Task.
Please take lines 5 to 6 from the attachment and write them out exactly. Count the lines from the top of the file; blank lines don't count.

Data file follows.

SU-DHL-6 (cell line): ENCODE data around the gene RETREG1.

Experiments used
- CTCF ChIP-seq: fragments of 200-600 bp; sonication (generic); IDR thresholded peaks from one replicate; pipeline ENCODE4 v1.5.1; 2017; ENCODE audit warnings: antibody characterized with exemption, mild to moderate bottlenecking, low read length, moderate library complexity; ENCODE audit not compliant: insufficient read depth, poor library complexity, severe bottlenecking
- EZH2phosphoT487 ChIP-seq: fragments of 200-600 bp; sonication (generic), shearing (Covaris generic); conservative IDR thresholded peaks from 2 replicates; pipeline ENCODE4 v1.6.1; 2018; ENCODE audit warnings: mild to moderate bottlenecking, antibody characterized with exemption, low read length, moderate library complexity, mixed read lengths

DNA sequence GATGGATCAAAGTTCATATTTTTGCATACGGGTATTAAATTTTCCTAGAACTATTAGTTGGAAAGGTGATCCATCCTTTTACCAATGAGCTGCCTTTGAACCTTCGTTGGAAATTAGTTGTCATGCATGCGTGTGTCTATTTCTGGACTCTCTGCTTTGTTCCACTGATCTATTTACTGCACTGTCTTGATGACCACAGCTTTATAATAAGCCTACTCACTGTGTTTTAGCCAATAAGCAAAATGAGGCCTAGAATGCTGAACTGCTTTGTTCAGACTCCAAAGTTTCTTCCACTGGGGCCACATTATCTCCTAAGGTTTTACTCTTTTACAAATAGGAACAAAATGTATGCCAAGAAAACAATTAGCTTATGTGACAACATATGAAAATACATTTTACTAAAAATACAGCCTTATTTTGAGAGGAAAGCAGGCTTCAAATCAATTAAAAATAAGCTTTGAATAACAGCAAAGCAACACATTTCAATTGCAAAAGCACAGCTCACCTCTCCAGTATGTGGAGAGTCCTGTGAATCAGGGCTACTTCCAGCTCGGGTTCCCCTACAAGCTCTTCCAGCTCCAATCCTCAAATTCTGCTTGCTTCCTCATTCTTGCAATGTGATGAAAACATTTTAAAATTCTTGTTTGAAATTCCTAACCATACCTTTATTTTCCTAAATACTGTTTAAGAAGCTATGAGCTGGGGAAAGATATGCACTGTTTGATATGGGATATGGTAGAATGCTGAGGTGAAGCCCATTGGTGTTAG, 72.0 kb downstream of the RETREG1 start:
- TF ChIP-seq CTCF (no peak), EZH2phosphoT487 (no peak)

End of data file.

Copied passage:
DNA sequence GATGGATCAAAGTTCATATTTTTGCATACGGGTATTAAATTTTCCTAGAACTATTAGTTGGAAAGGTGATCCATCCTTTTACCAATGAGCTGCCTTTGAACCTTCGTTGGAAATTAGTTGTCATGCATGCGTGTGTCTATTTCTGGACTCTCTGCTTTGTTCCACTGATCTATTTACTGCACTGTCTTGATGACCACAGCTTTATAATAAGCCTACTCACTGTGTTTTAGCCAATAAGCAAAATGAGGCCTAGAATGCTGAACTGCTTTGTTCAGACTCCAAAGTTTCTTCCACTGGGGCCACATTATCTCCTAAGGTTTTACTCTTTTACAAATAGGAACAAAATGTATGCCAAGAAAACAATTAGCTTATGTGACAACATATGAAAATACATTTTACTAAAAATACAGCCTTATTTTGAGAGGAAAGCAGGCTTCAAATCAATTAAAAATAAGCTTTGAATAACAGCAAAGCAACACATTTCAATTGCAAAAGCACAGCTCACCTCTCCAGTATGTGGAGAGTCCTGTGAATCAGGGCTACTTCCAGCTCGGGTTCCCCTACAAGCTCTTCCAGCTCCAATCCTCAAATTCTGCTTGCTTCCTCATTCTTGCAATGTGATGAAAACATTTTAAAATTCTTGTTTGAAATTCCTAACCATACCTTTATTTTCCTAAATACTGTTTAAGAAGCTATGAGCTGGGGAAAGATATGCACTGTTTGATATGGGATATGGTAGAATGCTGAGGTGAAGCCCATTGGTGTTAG, 72.0 kb downstream of the RETREG1 start:
- TF ChIP-seq CTCF (no peak), EZH2phosphoT487 (no peak)